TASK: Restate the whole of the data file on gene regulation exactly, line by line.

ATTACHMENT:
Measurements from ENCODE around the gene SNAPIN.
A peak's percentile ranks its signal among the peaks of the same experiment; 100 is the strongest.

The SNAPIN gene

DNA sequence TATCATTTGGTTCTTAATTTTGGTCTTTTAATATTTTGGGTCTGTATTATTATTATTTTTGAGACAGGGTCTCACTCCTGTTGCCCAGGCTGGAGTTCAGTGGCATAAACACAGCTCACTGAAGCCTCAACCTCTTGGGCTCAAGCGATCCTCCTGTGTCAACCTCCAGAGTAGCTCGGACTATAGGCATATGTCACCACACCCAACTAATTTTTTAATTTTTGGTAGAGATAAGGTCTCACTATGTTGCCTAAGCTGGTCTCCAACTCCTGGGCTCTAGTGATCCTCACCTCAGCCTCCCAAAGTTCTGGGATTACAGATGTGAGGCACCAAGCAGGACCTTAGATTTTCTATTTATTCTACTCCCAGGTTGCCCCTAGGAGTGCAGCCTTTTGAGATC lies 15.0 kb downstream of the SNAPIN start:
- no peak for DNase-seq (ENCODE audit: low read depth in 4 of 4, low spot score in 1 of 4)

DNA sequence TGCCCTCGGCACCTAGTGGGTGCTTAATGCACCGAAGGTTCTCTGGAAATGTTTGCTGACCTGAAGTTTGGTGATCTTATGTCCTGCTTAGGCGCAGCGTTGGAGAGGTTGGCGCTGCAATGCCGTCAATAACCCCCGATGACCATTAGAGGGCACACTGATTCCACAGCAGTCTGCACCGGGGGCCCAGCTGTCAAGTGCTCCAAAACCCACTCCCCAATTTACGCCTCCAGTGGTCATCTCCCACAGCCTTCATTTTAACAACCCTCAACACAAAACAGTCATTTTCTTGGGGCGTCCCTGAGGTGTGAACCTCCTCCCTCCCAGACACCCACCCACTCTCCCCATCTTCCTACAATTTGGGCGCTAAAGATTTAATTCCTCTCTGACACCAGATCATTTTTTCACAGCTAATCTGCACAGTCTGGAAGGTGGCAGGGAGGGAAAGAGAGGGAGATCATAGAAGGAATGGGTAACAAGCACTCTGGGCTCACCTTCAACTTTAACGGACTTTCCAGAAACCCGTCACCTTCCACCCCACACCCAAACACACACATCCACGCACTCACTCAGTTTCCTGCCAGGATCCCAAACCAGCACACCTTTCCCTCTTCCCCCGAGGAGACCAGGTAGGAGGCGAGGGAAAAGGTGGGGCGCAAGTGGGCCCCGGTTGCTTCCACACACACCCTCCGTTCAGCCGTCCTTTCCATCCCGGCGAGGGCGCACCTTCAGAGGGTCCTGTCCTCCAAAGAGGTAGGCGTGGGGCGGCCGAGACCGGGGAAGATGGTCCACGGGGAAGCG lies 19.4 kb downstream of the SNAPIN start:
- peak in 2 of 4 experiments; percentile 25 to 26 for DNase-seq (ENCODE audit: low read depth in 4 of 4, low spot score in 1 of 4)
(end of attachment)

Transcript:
Measurements from ENCODE around the gene SNAPIN.
A peak's percentile ranks its signal among the peaks of the same experiment; 100 is the strongest.

The SNAPIN gene

DNA sequence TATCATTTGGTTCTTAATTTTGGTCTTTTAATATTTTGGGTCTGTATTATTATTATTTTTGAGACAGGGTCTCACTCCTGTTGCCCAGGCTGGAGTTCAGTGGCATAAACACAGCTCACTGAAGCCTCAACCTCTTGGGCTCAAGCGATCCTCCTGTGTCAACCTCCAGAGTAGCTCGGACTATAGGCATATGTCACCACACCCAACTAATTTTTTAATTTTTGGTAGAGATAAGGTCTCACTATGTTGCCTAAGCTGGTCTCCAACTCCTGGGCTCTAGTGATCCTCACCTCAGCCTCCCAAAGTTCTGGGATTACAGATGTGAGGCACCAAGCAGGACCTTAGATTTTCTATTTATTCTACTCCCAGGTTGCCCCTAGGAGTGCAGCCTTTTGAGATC lies 15.0 kb downstream of the SNAPIN start:
- no peak for DNase-seq (ENCODE audit: low read depth in 4 of 4, low spot score in 1 of 4)

DNA sequence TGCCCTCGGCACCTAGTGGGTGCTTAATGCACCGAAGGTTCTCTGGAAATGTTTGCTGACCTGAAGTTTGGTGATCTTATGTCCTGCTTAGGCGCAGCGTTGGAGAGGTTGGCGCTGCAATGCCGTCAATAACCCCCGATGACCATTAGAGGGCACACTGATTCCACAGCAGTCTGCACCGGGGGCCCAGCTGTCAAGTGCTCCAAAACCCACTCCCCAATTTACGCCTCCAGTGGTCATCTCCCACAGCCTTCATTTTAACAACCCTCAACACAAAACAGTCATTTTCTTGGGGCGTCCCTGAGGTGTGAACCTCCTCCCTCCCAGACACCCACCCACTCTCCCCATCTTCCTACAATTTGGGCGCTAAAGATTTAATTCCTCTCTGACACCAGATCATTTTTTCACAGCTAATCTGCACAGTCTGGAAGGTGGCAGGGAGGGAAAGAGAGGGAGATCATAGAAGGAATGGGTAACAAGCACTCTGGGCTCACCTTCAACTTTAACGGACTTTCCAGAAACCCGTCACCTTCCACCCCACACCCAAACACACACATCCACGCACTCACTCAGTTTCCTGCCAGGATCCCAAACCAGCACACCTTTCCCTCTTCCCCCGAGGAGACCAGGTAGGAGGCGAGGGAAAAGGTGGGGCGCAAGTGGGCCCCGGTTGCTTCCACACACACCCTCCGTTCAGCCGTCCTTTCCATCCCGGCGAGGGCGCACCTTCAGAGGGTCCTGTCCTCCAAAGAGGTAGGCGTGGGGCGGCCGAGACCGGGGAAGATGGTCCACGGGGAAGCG lies 19.4 kb downstream of the SNAPIN start:
- peak in 2 of 4 experiments; percentile 25 to 26 for DNase-seq (ENCODE audit: low read depth in 4 of 4, low spot score in 1 of 4)